According to Dan Drezner (according to Tigerhawk), this is the line that will be hardest for President Bush to rebut:
“As President, I will ask hard questions and demand hard evidence. I will immediately reform the intelligence system - so policy is guided by facts, and facts are never distorted by politics. And as President, I will bring back this nation's time-honored tradition: the United States of America never goes to war because we want to; we only go to war because we have to.”
Let’s just say you’re the President of the United States, and you face a grave and growing threat. (You’re not sure if it’s imminent or not; that’s the point. Get it?) For the sake of discussion, let’s say we’re talking about Iran. It’s 2006 and the mullahs have just ripped the seals off the IAEA-inspected centrifuges (Oops! That happened just last week. Well, relax, it’s only a hypothetical.) We are afraid Iran is within a few months +/- of developing several atomic warheads. You turn to your 17 heads of federal intelligence agencies and say,
“I’m John Kerry and I demand hard evidence!”
And they talk of communications intercepts and show you some suggestive satellite photos (not that kind of suggestive, Rooney!) and you say,
“I’m John Kerry and I demand hard evidence!”
And they say, “Sorry boss. We don’t have any. We haven’t had any genuine US American citizen spies in Iran for more than twenty yeaars. We have a lot of stuff from various Iranian expatriates, but we don’t know for sure if they’re feeding us crap in hopes of reward or of seizing power for themselves in Iran after we’ve cleaned out the mullahs for them. The satellites can’t see inside buildings, much less hearts and minds. We have loads and loads of evidence, most of it corroborated by French, British, Russian, and Israeli intelligence agencies. Also, all the new stuff we're getting agrees with all the previous administration's stuff. But if you want “hard evidence”, then, sorry, we got nothing.”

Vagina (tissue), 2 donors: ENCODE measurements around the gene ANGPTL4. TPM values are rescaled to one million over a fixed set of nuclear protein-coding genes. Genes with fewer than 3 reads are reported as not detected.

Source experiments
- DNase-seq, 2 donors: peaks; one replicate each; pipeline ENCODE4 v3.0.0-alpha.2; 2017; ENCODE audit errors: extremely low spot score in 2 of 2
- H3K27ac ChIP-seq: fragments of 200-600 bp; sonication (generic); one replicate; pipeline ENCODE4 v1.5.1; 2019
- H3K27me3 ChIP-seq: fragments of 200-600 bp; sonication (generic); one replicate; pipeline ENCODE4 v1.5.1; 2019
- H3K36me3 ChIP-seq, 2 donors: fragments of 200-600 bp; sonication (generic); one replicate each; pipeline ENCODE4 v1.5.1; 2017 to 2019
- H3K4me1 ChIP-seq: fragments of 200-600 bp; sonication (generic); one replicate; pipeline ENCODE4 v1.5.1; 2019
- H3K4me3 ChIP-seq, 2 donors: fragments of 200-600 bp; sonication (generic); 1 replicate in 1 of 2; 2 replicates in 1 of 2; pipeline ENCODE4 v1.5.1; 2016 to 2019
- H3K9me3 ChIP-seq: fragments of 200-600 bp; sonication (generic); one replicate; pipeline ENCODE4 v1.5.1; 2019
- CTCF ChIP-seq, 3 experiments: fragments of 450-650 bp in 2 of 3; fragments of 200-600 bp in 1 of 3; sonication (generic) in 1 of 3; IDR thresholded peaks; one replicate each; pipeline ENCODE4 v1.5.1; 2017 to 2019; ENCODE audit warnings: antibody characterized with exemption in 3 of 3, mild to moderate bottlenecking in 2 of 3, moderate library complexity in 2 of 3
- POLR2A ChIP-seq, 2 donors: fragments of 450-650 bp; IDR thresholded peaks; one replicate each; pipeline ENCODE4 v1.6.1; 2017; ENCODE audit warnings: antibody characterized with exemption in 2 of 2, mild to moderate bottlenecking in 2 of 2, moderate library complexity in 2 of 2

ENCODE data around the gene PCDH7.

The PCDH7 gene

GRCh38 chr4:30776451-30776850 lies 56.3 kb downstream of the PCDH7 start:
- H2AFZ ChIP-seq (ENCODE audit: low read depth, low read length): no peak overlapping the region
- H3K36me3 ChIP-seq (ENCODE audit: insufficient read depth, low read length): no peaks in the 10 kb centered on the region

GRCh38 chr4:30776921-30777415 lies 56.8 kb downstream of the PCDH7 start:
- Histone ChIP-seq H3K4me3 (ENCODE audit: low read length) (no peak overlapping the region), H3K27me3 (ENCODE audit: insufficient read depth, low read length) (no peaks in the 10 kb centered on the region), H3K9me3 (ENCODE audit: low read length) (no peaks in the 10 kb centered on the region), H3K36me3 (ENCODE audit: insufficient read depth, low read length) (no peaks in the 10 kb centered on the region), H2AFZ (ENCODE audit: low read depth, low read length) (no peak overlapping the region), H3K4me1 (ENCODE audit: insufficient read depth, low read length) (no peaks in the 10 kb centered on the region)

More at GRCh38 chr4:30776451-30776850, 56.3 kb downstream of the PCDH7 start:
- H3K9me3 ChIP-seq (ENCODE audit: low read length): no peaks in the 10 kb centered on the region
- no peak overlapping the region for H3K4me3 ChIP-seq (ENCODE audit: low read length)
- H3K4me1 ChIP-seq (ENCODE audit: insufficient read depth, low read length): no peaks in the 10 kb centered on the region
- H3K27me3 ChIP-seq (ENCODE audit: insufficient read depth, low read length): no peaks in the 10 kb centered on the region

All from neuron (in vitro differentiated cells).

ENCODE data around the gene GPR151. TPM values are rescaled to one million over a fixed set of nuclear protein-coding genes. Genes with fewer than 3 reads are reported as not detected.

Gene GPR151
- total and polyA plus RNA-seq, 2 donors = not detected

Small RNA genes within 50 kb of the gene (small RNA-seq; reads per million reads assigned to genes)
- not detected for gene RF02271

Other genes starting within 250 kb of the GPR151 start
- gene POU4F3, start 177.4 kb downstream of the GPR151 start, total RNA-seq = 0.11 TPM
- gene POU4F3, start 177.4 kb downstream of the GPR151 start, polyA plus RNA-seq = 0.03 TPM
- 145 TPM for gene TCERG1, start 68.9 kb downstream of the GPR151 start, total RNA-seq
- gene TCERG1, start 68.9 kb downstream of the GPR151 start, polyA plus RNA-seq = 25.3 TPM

Then, if you’re George Bush, you say, “I see a threat. Let’s roll.”
If you’re John Kerry, you say, “America will never go to war because it wants to.”
And that should just about do it for this election.
[Wretchard has more to say on point. Go to the continuation to check it out.]
Want more? Well what about this? Democrat nominee John Kerry also said in his acceptance speech:
“And proclaiming mission accomplished certainly doesn't make it so.”
For the last time, the ‘Mission Accomplished’ sign was on the aircraft carrier Abraham Lincoln, which had spent a record (or near record, I forget) time at sea. The ship and her crew had damn well accomplished their mission. It was not the White House’s sign; it was the Lincoln’s. Only the Moore-ass-kissing people have blanked this out of their minds; the rest of us are sick of hearing it.
Then there’s this line from the acceptance speech:
“Saying we can fight a war on the cheap doesn't make it so.”
No, but conquering a despot and his army in a few weeks and then turning the country back over to its rightful owners, the people of Iraq, in less than two years damn well does make it so.
It worked, therefore Rumsfeld was right and his critics are wrong. At least, they were wrong to the extent they said Rummy’s way was impossible and wouldn’t work. Would flooding the nation of Iraq with a couple of hundred thousand (imaginary) extra troops have worked better? We’ll never know, but compared to all other wars in the history of the US, if not the world, this one was a miracle of speed and mercy. If John Kerry wants to say he could have done better than the all-time greatest hit, then the burden of proof is on him.